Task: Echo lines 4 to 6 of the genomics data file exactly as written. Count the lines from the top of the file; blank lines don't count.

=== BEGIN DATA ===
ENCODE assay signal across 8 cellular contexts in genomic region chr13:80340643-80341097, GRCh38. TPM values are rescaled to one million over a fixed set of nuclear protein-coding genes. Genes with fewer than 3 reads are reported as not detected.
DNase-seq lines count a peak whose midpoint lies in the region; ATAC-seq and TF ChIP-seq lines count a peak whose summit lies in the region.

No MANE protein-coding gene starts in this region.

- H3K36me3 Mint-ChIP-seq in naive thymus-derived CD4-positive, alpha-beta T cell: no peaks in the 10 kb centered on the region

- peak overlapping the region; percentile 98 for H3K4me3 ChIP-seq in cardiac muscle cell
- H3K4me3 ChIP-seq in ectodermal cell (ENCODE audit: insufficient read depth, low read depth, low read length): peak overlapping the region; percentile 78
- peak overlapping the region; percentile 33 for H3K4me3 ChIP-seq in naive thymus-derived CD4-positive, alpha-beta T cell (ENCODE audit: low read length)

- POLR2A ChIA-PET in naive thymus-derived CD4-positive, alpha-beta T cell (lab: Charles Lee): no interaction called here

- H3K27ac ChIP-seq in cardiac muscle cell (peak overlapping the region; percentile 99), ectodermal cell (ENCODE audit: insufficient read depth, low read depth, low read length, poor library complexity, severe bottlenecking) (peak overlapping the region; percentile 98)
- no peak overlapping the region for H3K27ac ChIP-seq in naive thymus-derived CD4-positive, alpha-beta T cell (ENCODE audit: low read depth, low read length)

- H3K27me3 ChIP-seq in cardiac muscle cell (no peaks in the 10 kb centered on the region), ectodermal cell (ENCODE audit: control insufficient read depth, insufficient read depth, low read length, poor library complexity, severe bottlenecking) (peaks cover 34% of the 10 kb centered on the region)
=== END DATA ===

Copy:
- H3K36me3 Mint-ChIP-seq in naive thymus-derived CD4-positive, alpha-beta T cell: no peaks in the 10 kb centered on the region

- peak overlapping the region; percentile 98 for H3K4me3 ChIP-seq in cardiac muscle cell
- H3K4me3 ChIP-seq in ectodermal cell (ENCODE audit: insufficient read depth, low read depth, low read length): peak overlapping the region; percentile 78